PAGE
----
News

Snubbed French Oscar hopeful 'Saint Laurent' leads Lumière Awards nominations

  • Hitfix
Snubbed French Oscar hopeful 'Saint Laurent' leads Lumière Awards nominations
The nominations for France's Lumière Awards were announced this morning, and leading the way was the film's Oscar foreign film entry "Saint Laurent" (which sadly didn't make it past the initial culling with the Academy). The film picked up four nominations and will compete for best film with Cannes hit "Girlhood," "La Famille Bélier," "Pas son genre," fellow Oscar foreign hopeful "Timbuktu" and "Three Hearts." Check out the full list of nominees below. Winners will be announced on Feb. 3. And oh yeah: The Circuit. Best Film "Girlhood" "La Famille Bélier" "Pas son genre" "Saint Laurent" "Timbuktu" "Three Hearts" Best Director Lucas Belvaux, "Pas son genre" Bertrand Bonello, "Saint Laurent" Benoît Jacquot, "Three Hearts" Cédric Kahn, "Wild Life" Céline Sciamma,"Girlhood" Abderrahmane Sissako, "Timbuktu" Best Actor Guillaume Canet, "La prochaine fois je viserai le cœur," "In The Name of My Daughter" Romain Duris, "The New Girlfriend" Mathieu Kassovitz, "Wild Life" Pierre Niney,
See full article at Hitfix »

‘Timbuktu,’ ‘Three Hearts’ and ‘La Famille Belier’ Compete for Best Film at Gaul’s Lumiere Awards

‘Timbuktu,’ ‘Three Hearts’ and ‘La Famille Belier’ Compete for Best Film at Gaul’s Lumiere Awards
Paris — Benoit Jacquot’s “Three Hearts,” Abderrahmane Sissako’s “Timbuktu” and Eric Lartigau’s “La Famille Belier” are part of the eclectic mix of movies set to compete at the Lumiere awards, the French equivalent to the Golden Globes.

A love triangle drama, “Three Hearts,” which opened in Venice, stars Charlotte Gainsbourg and Chiara Mastroianni as two sisters who fall in love with the same man. Pic marks Jacquot’s follow-up to “Farewell, My Queen.” His next movie, “Diary of a Chambermaid,” is expected to open in Berlin.

A politically engaged and aesthetically pleasing movie, “Timbuktu” chronicles the lives of several Malians facing Jihadist occupation in their region. Mauritania’s first foreign-language Oscar candidate, “Timbuktu” has been shortlisted. Sissako was also nominated in the director category.

Set in the French provinces, “La Famille Belier,” the only truly popular movie competing for best film, is a dramedy centering on a teenager
See full article at Variety - Film News »

Lumière Awards nominations unveiled

Lumière Awards nominations unveiled
Two Days, One Night, Mommy and Fevers nominated in French-language foreign film category.Scroll down for full list of nominations

The Lumière Awards, France’s version of the Golden Globes, has announced the nominations for its 20th anniversary edition. There is no clear front-runner this year.

Bertrand Bonello’s Yves Saint Laurent biopic Saint Laurent, Benoît Jacquot’s 3 Hearts, starring Gainsbourg and Chiara Mastroianni as sisters who unwittingly fall for the same man, and Eric Lartigau’s Christmas hit La Famille Bélier, about an aspiring singer growing up in deaf family, lead the field with four nominations each including best film.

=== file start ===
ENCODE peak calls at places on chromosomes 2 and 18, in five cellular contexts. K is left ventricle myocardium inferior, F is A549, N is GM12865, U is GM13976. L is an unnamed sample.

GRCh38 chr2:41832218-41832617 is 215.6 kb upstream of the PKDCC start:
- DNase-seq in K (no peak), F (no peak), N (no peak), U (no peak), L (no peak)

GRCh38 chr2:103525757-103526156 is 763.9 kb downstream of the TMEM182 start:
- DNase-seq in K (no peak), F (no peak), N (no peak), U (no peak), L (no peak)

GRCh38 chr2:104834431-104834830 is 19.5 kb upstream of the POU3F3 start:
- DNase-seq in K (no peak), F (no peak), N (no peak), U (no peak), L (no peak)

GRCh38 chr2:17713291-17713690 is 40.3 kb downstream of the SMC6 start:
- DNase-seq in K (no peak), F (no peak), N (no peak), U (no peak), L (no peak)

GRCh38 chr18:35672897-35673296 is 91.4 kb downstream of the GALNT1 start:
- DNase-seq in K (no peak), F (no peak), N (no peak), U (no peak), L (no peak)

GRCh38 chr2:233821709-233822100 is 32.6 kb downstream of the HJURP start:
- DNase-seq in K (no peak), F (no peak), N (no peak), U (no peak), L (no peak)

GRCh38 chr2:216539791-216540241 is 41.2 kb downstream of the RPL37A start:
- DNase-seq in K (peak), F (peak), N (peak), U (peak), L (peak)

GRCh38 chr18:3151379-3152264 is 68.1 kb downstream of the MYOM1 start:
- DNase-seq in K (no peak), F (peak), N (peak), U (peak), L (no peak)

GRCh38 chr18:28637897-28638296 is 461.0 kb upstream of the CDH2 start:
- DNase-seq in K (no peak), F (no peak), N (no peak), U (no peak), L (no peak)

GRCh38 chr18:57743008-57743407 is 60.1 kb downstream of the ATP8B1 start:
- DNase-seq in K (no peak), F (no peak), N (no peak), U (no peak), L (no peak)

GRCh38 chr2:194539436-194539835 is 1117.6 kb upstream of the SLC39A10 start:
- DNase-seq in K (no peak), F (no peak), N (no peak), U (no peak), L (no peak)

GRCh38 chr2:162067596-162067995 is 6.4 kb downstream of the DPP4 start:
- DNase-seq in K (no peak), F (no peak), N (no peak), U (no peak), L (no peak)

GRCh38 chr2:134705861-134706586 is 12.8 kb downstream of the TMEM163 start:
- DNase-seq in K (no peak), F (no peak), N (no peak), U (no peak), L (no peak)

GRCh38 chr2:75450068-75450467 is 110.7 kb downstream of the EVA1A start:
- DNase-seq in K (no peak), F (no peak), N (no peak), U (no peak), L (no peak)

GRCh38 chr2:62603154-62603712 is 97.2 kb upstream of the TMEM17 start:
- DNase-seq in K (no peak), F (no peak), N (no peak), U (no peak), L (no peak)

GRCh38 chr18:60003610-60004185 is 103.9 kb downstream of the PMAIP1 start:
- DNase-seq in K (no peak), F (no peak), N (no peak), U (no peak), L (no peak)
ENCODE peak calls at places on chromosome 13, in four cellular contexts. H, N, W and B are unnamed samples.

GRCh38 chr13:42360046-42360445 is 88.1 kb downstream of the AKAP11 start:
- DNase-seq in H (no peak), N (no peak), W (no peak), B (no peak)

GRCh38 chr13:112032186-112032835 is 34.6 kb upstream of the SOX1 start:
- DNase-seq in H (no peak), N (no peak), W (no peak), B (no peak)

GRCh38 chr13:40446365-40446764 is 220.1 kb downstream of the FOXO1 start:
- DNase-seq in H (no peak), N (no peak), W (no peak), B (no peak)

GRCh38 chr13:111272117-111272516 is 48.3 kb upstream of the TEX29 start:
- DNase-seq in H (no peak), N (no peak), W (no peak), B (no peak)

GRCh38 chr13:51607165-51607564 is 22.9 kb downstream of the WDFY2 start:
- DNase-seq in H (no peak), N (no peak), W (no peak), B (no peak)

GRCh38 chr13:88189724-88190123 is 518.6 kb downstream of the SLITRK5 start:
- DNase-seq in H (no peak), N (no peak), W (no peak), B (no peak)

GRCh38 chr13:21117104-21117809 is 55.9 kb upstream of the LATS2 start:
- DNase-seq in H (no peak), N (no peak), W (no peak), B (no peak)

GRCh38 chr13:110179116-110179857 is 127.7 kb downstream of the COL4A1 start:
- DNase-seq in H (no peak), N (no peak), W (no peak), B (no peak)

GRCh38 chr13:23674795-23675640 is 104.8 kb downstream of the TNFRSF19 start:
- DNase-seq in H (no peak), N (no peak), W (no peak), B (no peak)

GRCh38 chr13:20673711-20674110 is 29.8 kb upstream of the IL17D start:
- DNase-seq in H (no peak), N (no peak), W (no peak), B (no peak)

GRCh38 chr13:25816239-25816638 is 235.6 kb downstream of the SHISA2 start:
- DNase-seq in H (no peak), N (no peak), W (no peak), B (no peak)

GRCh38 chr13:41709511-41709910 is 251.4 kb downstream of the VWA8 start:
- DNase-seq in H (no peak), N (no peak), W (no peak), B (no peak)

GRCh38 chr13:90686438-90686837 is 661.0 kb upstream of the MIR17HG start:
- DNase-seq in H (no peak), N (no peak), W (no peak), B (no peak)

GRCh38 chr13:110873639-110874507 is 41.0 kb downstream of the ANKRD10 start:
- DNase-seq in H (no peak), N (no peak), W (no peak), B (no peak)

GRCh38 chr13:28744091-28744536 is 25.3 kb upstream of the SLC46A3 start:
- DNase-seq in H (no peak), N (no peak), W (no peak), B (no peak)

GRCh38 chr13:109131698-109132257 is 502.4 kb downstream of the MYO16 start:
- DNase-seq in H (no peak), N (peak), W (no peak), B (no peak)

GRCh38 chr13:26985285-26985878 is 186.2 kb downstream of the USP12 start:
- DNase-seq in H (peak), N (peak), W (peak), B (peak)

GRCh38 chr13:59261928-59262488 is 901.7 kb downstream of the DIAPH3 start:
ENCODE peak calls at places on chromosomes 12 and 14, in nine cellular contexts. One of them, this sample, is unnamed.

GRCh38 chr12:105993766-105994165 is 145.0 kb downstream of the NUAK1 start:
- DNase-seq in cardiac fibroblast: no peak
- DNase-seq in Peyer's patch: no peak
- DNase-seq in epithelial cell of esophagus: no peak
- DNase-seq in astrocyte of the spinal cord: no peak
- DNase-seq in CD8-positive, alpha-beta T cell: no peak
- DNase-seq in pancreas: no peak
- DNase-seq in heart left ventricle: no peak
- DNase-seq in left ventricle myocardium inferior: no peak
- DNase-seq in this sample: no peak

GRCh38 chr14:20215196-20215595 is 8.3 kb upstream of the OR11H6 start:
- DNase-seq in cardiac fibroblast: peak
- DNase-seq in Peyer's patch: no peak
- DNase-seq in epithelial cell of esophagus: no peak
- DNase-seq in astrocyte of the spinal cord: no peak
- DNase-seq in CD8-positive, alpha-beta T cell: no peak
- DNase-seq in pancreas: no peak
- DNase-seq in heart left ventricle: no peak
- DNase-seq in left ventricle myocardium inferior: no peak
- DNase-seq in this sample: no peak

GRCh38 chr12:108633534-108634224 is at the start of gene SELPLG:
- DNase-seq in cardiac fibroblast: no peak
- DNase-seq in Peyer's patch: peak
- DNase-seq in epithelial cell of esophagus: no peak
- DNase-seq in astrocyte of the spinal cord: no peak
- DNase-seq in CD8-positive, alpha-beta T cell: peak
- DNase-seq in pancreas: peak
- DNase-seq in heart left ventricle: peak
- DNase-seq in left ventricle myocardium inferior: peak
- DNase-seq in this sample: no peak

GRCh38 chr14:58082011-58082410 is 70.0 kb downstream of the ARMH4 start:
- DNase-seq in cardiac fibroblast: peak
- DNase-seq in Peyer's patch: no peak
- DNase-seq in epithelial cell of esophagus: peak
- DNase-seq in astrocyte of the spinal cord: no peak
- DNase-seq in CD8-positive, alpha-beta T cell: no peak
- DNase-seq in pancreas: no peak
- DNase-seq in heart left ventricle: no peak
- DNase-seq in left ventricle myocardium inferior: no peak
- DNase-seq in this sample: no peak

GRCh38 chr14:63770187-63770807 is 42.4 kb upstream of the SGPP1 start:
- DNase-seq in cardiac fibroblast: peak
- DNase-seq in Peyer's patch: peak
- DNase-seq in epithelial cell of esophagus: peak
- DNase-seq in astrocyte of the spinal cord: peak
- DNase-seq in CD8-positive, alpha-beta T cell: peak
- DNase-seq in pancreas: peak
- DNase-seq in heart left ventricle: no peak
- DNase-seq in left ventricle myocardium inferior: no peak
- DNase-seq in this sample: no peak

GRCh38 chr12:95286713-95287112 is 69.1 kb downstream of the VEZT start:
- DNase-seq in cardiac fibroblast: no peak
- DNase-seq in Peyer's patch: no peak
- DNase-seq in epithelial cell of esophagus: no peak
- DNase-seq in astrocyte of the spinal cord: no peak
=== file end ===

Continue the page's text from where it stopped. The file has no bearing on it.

Céline Sciamma’s gritty urban drama Girlhood (Bande de Fille) and Lucas Belvaux’s chalk-and-cheese romance Not My Type(Pas Mon Genre) and, which were also nominated in the best film category, followed behind with three nominations.

Franco-Mauritanian Abderrahmane Sissako Timbuktu about the impact of Islamic fundamentalism on a rural community in Mali, is the sixth
See full article at ScreenDaily »

Film Review: ‘La Creme de la creme’

Film Review: ‘La Creme de la creme’
In France, the slang term for pimp is “maquereau.” In Kim Chapiron’s “La Creme de la creme,” a group of super-competitive French business-school students get a lesson in what sounds like “macro economics,” starting a prostitution ring that pairs eager young women with their socially awkward classmates. Loosely inspired by true events, then given a high-fantasy Hollywood-style polish in the retelling, this hip pic should have no trouble seducing young auds in Gaul, but proves surprisingly tame for export (with very little nudity, despite the racy subject), where a more risque treatment might have paid serious dividends on VOD.

Considering the sexually uninhibited reputation French movies have abroad, a shrewd distributor might be able to bait-and-switch audiences into taking this for an edgier Bret Easton Ellis-style satire of self-destructive bright young things. Truth be told, the film already feels like the American remake of itself, boasting a super-pro,
See full article at Variety - Film News »

Les Choristes Review – Gérard Jugnot, Jean-Baptiste Maunier d: Christophe Barratier

Les Choristes / The Chorus (2004) Direction: Christophe Barratier Cast: Gérard Jugnot, François Berléand, Jean-Baptiste Maunier, Kad Merad, Marie Bunel, Jacques Perrin, Maxence Perrin, Didier Flamand, Grégory Gatignol, Thomas Blumenthal Screenplay: Christophe Barratier and Philippe Lopes-Curval; inspired by the 1945 motion picture La cage aux rossignols / A Cage of Nightingales, written by Georges Chaperot, Noël-Noël, and René Wheeler Oscar Movies Kad Merad, François Berléand, Gérard Jugnot, Les choristes / The Chorus A gigantic hit in France, Christophe Barratier's feature-film début, Les choristes / The Chorus, is the newest cinematic incarnation of that age-old theme: the teacher who, through firmness, kindness, and understanding — mostly kindness and understanding — tames the savage hearts of his/her pupils. In addition to those qualities, the boarding-school teacher in Les choristes, like the one played by Noël-Noël in La cage aux rossignols / A Cage of Nightingales back in 1945, also brings music into the lives [...]
See full article at Alt Film Guide »

See also

Credited With | External Sites